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Critics of ETFs often cite the potential for ETFs to trade at a share price that is not aligned with the underlying securities' value. To help us understand this concern, a simple representative example best tells the story.

Assume an ETF is made up of only two underlying securities:

  • Security X, which is worth $1 per share
  • Security Y, which is also worth $1 per share

In this example, most investors would expect one share of the ETF to trade at $2 per share (the equivalent worth of Security X and Security Y). While this is a reasonable expectation, it is not always the case. It is possible for the ETF to trade at $2.02 per share or $1.98 per share or some other value.

If the ETF is trading at $2.02, investors are paying more for the shares than the underlying securities are worth. This would seem to be a dangerous scenario for the average investor, but in reality, this sort of divergence is more likely in fixed income ETFs that, unlike equity funds, are invested in bonds and papers with different maturities and characteristics. Also, it isn't a major problem because of arbitrage trading.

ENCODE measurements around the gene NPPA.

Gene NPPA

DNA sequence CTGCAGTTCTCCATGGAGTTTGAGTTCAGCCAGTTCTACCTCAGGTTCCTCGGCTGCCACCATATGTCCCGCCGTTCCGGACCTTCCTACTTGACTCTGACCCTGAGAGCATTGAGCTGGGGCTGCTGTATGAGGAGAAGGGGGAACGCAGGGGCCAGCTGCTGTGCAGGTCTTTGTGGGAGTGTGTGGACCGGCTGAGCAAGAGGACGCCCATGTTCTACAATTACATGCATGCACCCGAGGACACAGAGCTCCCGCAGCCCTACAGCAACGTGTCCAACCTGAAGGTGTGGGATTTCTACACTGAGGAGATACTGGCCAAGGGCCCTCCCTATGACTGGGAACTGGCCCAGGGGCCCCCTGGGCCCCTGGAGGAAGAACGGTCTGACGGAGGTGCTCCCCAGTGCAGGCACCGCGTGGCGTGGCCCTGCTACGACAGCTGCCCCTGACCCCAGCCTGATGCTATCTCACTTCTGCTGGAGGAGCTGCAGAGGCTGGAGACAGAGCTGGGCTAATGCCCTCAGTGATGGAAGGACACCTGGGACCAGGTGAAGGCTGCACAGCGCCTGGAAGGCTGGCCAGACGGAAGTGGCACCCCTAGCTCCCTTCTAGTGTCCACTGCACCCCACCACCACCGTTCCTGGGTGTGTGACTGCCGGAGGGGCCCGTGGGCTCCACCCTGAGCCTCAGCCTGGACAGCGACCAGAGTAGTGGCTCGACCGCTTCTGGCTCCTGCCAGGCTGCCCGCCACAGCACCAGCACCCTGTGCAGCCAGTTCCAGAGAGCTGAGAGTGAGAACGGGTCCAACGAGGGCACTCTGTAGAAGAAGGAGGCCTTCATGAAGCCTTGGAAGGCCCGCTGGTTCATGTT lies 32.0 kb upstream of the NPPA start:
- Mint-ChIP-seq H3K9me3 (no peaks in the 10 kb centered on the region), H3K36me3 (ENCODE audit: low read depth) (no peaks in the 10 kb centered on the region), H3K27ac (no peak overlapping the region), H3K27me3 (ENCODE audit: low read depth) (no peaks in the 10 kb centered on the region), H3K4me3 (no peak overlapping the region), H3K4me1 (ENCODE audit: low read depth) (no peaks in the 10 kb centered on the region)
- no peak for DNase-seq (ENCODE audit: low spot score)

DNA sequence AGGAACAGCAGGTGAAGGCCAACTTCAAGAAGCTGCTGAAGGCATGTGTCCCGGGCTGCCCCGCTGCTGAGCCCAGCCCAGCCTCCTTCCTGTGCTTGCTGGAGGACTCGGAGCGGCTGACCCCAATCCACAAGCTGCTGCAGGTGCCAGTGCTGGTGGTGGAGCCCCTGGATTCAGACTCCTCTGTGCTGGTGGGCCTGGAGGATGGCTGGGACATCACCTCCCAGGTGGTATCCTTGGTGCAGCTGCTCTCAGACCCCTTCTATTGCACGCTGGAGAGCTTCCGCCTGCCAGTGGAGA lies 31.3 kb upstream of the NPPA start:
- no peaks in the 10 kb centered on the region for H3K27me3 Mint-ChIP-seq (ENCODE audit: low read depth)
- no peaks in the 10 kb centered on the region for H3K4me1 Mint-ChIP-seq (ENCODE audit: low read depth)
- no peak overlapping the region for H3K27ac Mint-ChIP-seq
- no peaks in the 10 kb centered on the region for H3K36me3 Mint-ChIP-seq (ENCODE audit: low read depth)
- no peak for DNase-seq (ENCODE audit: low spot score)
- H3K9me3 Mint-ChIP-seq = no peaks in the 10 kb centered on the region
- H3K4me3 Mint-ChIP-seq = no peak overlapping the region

The ETF's trading price is established at the close of business each day, just like any other mutual fund. ETF sponsors also announce the value of the underlying shares daily. When the ETF's price deviates from the underlying shares' value, the arbitrageurs spring into action. Here's how arbitrage sets the ETF back into equilibrium. The arbitrageurs' actions set the supply and demand of the ETFs back into equilibrium to match the value of the underlying shares.

Because ETFs were used by institutional investors long before they were discovered by the investing public, active arbitrage among institutional investors has served to keep ETF shares trading at a range close to the underlying securities' value.

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